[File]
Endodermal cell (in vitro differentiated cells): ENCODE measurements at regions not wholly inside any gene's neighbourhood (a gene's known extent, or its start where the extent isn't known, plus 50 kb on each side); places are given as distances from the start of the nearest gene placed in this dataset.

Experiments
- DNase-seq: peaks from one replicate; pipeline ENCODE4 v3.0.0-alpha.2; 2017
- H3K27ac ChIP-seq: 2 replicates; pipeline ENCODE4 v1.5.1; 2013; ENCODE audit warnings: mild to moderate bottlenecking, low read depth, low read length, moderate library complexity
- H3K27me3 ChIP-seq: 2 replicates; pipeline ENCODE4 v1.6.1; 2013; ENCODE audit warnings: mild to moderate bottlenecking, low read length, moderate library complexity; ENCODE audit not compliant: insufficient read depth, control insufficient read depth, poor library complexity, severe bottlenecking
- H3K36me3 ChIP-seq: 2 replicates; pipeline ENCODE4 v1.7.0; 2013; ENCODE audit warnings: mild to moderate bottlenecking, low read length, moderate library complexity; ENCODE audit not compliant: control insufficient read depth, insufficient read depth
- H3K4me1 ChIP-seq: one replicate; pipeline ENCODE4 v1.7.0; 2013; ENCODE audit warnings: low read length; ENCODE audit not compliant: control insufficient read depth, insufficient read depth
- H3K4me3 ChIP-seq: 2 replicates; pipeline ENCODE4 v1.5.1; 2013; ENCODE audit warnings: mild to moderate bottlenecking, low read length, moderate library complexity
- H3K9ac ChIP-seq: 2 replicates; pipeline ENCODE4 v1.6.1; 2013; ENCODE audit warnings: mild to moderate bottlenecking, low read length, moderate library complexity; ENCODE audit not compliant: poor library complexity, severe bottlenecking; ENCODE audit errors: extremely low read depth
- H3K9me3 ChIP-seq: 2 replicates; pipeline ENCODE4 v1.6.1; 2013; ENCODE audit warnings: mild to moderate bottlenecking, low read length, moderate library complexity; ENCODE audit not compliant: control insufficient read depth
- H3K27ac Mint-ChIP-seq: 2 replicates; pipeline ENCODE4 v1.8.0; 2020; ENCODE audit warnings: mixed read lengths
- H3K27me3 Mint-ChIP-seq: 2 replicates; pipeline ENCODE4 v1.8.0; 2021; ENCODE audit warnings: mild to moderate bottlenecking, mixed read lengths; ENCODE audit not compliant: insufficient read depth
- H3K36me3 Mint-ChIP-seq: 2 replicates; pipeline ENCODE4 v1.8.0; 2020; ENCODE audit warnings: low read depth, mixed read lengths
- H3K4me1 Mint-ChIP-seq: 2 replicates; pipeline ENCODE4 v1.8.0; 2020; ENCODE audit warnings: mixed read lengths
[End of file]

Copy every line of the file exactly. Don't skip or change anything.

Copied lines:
Endodermal cell (in vitro differentiated cells): ENCODE measurements at regions not wholly inside any gene's neighbourhood (a gene's known extent, or its start where the extent isn't known, plus 50 kb on each side); places are given as distances from the start of the nearest gene placed in this dataset.

Experiments
- DNase-seq: peaks from one replicate; pipeline ENCODE4 v3.0.0-alpha.2; 2017
- H3K27ac ChIP-seq: 2 replicates; pipeline ENCODE4 v1.5.1; 2013; ENCODE audit warnings: mild to moderate bottlenecking, low read depth, low read length, moderate library complexity
- H3K27me3 ChIP-seq: 2 replicates; pipeline ENCODE4 v1.6.1; 2013; ENCODE audit warnings: mild to moderate bottlenecking, low read length, moderate library complexity; ENCODE audit not compliant: insufficient read depth, control insufficient read depth, poor library complexity, severe bottlenecking
- H3K36me3 ChIP-seq: 2 replicates; pipeline ENCODE4 v1.7.0; 2013; ENCODE audit warnings: mild to moderate bottlenecking, low read length, moderate library complexity; ENCODE audit not compliant: control insufficient read depth, insufficient read depth
- H3K4me1 ChIP-seq: one replicate; pipeline ENCODE4 v1.7.0; 2013; ENCODE audit warnings: low read length; ENCODE audit not compliant: control insufficient read depth, insufficient read depth
- H3K4me3 ChIP-seq: 2 replicates; pipeline ENCODE4 v1.5.1; 2013; ENCODE audit warnings: mild to moderate bottlenecking, low read length, moderate library complexity
- H3K9ac ChIP-seq: 2 replicates; pipeline ENCODE4 v1.6.1; 2013; ENCODE audit warnings: mild to moderate bottlenecking, low read length, moderate library complexity; ENCODE audit not compliant: poor library complexity, severe bottlenecking; ENCODE audit errors: extremely low read depth
- H3K9me3 ChIP-seq: 2 replicates; pipeline ENCODE4 v1.6.1; 2013; ENCODE audit warnings: mild to moderate bottlenecking, low read length, moderate library complexity; ENCODE audit not compliant: control insufficient read depth
- H3K27ac Mint-ChIP-seq: 2 replicates; pipeline ENCODE4 v1.8.0; 2020; ENCODE audit warnings: mixed read lengths
- H3K27me3 Mint-ChIP-seq: 2 replicates; pipeline ENCODE4 v1.8.0; 2021; ENCODE audit warnings: mild to moderate bottlenecking, mixed read lengths; ENCODE audit not compliant: insufficient read depth
- H3K36me3 Mint-ChIP-seq: 2 replicates; pipeline ENCODE4 v1.8.0; 2020; ENCODE audit warnings: low read depth, mixed read lengths
- H3K4me1 Mint-ChIP-seq: 2 replicates; pipeline ENCODE4 v1.8.0; 2020; ENCODE audit warnings: mixed read lengths